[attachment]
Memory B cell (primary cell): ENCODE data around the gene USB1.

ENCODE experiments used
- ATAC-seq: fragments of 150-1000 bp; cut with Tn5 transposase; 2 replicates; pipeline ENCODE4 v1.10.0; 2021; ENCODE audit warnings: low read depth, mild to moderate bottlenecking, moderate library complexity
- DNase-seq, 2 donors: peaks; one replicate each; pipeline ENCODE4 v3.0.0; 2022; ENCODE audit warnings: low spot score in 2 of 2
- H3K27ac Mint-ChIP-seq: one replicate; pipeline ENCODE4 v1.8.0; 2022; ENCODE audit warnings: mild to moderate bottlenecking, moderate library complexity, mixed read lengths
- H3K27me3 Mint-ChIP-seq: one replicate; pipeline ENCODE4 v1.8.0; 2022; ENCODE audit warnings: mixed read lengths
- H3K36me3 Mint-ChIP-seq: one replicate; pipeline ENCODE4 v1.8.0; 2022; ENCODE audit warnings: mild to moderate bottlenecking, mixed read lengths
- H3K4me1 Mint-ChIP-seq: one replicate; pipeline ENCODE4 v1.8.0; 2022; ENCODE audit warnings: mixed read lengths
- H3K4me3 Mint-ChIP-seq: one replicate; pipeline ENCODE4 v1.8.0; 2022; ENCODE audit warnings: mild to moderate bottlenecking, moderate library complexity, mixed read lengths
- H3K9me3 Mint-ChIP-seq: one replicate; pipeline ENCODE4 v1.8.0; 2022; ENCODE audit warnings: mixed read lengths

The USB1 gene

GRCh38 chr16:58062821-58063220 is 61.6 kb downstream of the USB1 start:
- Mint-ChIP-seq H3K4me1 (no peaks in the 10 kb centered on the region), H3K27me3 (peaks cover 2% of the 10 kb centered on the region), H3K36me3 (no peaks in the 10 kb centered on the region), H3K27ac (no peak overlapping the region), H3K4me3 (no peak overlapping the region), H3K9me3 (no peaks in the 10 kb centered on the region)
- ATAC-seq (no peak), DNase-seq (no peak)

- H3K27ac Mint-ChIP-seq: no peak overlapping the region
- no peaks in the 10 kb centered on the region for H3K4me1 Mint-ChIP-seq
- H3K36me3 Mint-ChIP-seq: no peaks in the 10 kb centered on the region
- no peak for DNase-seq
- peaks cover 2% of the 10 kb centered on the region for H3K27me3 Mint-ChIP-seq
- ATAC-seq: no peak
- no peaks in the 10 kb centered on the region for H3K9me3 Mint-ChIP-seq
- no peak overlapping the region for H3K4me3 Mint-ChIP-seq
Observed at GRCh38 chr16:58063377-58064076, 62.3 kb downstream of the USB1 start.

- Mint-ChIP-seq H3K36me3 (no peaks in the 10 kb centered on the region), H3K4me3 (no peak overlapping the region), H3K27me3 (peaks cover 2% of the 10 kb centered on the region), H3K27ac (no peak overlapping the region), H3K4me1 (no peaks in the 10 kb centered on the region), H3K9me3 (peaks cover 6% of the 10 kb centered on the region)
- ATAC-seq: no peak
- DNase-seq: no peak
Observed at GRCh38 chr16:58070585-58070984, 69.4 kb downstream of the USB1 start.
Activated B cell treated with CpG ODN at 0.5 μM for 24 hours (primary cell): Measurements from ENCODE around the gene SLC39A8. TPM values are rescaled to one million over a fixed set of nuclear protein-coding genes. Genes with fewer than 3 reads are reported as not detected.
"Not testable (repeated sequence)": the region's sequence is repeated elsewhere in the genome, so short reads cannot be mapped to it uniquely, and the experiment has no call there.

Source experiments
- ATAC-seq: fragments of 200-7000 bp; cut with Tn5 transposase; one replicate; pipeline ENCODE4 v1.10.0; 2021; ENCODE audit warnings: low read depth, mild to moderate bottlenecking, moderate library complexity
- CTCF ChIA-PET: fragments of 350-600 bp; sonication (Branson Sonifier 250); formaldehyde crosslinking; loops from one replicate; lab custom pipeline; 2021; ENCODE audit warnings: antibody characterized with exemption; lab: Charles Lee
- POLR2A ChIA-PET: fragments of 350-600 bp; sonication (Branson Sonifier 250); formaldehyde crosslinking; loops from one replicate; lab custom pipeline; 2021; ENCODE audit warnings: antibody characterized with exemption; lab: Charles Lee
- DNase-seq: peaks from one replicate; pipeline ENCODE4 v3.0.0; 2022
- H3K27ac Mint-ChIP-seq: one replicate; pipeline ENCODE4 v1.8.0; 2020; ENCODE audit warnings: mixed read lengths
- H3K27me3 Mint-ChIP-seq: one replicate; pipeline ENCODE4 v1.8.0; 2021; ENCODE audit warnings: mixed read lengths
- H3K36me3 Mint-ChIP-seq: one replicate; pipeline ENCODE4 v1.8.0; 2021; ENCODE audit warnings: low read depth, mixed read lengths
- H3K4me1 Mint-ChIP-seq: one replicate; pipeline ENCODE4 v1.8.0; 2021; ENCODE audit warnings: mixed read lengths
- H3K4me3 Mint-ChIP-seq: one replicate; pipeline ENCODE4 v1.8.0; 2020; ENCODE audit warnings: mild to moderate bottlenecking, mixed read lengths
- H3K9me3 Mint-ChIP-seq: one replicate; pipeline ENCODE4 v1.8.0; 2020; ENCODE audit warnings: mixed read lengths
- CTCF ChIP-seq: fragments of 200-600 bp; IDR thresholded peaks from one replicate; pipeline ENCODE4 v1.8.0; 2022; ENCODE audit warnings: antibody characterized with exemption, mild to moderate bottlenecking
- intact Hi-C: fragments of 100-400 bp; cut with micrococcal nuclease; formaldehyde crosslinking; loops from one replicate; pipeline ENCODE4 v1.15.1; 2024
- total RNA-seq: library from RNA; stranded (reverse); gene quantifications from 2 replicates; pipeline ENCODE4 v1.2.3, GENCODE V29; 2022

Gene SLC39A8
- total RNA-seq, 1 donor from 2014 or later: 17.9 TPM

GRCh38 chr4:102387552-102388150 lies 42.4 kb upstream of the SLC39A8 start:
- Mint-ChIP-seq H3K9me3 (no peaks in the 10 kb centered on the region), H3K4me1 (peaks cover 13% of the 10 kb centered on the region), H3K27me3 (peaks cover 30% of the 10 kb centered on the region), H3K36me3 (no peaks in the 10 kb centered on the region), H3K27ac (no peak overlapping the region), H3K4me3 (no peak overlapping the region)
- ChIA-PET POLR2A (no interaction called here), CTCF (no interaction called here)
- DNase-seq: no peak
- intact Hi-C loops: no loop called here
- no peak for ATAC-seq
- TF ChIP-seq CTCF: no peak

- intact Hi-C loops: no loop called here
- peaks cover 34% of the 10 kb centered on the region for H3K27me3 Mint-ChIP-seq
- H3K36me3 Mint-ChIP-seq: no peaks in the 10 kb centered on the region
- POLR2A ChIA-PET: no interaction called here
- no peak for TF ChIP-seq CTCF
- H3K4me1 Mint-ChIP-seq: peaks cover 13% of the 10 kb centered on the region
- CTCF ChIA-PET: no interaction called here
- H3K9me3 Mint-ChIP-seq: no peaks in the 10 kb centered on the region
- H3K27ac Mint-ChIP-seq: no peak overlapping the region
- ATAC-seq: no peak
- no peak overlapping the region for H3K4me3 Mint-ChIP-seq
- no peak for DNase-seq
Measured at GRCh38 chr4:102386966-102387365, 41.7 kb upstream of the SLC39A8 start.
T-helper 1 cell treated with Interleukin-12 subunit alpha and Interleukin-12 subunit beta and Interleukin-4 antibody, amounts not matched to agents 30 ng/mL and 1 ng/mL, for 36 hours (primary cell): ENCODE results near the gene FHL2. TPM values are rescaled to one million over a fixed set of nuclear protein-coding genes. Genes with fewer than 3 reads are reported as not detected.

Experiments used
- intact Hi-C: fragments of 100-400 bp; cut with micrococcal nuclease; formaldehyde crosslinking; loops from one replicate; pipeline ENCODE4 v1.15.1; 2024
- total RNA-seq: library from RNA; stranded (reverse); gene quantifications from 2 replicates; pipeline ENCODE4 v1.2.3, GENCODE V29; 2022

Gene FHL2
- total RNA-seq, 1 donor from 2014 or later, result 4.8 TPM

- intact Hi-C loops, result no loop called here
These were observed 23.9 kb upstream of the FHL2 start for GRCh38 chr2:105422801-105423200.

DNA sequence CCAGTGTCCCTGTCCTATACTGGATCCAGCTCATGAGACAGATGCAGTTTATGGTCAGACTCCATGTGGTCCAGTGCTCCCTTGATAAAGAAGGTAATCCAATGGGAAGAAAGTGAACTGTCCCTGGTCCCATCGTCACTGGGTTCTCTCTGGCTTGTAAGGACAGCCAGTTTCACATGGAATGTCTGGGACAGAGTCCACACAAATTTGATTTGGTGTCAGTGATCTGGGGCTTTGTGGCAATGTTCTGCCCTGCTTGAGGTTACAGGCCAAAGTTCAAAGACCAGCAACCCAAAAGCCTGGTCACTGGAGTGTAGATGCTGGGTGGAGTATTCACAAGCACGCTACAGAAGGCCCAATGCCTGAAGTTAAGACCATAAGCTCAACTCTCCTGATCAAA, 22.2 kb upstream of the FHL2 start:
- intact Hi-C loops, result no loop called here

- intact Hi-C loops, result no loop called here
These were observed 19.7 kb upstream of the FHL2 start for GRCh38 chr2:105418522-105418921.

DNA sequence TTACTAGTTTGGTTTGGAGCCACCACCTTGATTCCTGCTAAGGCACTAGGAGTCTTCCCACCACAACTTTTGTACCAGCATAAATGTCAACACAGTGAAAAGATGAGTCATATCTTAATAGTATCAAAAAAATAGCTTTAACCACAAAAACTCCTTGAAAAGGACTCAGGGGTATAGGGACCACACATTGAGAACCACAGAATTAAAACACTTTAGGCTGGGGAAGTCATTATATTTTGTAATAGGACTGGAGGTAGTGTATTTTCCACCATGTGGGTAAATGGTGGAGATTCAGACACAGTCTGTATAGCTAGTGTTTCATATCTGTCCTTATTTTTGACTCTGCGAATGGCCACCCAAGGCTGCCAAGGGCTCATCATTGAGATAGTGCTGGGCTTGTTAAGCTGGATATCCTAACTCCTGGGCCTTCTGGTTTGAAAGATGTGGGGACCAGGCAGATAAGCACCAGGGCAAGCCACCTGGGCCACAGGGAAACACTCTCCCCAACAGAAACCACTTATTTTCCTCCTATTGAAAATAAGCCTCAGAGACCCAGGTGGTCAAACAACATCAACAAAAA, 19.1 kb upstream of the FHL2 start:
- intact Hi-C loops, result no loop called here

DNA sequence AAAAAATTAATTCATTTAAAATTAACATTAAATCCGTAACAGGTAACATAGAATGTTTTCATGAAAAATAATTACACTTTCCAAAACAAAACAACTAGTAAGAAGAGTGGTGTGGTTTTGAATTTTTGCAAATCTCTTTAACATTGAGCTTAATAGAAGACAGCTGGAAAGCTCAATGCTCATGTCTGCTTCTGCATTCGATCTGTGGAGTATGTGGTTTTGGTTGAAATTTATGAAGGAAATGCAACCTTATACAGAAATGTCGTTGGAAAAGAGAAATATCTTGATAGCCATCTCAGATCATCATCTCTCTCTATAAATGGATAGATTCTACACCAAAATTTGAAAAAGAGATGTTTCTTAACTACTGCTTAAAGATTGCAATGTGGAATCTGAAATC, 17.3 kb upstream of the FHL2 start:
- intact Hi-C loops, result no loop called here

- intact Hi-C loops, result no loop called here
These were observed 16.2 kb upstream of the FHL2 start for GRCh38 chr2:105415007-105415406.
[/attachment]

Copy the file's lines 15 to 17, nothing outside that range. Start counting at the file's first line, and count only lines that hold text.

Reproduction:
- H3K27ac Mint-ChIP-seq: no peak overlapping the region
- no peaks in the 10 kb centered on the region for H3K4me1 Mint-ChIP-seq
- H3K36me3 Mint-ChIP-seq: no peaks in the 10 kb centered on the region